Use a boning or fillet knife to start cutting. Any knife will work, but a good boning knife is ideal. If you don't have one, no worries just use a chef knife - make sure you sharpen it so it makes your job easier! Check out our article on sharpening your knife with a whetstone or knife sharpener.

Use a extra large cutting board 

Step 3: Trim the underside - Remove membrane, or "silver skin"

removing the silver skin or the membrane of the brisket

It's important to trim a brisket correctly in order to get the most out of the meat. Some brisket trimming masters don't even trim the underside of the brisket (the meat side where there's a little fat here and there, and some membranous skin), but I think it's important to get that membrane out so the meat can absorb the flavors better.

The same reason you take off the membrane when you slow cook ribs. Once you trim out all the membrane from the meat side, all out you're left with a piece of brisket that looks like this:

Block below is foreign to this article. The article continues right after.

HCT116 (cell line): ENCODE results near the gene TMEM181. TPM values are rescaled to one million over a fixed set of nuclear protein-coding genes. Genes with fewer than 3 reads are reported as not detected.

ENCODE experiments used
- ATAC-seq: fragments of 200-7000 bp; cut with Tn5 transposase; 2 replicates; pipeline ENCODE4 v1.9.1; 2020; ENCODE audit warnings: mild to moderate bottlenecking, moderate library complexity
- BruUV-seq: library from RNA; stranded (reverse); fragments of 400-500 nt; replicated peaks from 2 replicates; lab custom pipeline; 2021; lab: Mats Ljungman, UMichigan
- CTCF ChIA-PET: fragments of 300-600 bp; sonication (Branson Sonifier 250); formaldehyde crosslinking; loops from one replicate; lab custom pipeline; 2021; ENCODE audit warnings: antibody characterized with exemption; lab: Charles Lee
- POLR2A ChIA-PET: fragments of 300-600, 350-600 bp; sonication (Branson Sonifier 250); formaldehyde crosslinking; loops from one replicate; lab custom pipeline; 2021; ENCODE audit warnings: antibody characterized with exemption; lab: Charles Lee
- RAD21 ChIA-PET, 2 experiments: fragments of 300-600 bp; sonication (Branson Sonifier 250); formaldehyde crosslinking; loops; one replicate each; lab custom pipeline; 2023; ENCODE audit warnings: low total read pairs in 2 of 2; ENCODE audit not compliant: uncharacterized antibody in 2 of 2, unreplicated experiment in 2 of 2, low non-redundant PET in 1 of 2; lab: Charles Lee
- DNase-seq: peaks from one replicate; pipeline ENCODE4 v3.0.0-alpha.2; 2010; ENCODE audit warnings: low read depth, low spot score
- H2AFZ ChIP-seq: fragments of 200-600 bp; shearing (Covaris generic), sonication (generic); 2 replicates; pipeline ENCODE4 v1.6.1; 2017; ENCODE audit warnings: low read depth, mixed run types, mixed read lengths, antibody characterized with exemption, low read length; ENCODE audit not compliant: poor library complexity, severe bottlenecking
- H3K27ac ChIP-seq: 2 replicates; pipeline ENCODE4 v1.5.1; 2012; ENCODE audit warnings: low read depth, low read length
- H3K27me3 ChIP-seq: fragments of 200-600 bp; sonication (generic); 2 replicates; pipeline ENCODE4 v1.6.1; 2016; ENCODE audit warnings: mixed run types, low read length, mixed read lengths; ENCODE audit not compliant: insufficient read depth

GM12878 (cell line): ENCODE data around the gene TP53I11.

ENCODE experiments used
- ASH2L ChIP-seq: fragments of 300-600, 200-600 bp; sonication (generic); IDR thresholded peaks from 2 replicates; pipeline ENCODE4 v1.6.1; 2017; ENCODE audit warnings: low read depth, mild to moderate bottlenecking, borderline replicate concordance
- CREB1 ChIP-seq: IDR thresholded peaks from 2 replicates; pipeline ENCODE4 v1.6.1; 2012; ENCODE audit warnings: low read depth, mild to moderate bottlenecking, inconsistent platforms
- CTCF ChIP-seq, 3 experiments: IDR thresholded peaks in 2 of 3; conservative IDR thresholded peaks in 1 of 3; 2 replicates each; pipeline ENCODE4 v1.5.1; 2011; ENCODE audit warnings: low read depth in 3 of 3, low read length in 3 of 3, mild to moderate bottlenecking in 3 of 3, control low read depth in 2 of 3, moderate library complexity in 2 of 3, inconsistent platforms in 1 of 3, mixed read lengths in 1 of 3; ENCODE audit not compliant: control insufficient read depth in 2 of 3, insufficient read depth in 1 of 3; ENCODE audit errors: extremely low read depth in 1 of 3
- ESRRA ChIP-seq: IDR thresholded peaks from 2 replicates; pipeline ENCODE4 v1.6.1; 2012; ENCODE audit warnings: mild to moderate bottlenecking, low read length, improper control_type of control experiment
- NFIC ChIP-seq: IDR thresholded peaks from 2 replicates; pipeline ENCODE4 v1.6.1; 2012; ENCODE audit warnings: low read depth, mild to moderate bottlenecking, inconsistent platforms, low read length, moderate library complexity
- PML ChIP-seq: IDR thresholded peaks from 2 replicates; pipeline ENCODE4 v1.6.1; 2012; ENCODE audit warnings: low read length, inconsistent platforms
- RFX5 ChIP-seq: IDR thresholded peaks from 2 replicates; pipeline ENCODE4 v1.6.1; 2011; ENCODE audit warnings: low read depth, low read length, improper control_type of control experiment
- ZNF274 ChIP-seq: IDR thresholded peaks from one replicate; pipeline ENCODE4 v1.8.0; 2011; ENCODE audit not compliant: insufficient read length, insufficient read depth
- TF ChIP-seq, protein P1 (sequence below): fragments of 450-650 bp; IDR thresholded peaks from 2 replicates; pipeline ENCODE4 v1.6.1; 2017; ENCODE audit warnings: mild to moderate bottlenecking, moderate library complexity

brisket with silver skin and membrane removed

Step 4: Take off the surface brisket fat on the fat side

Keep in mind that we're trimming, we're not removing. Trim the fat cap down to 1/4-1/2 inch thick. This is important!

brisket with fat trimmed, leaving 1/4 inch of fat

Optional - Before you start trimming down the fat on the fat side of the brisket, you might want to square the brisket - take off around 1/4 inch on all 4 sides. This will help you see the curvature of the meat better when you trim.

You want to cut along the curvature of the meat. Look at the brisket from the side to determine where the fat is thicker and thinner, and pay attention to the curvature of the meat. 

Pro Tip 1: Trim in thin pieces

Trim in thin pieces if you aren't sure how deep to go - you can always remove more if you need to! Remember that we're trying to leave around 1/4 - 1/2 inch fat on the brisket! Start with skinny pieces and keep going.

piece of thin fat that was trimmed from brisket

PRO TIP 2: If you see meat, you've gone too deep

If you see "meat", you've gone too deep. Stop that section immediately and move on. Start again at a more shallow angle of the knife at a different section.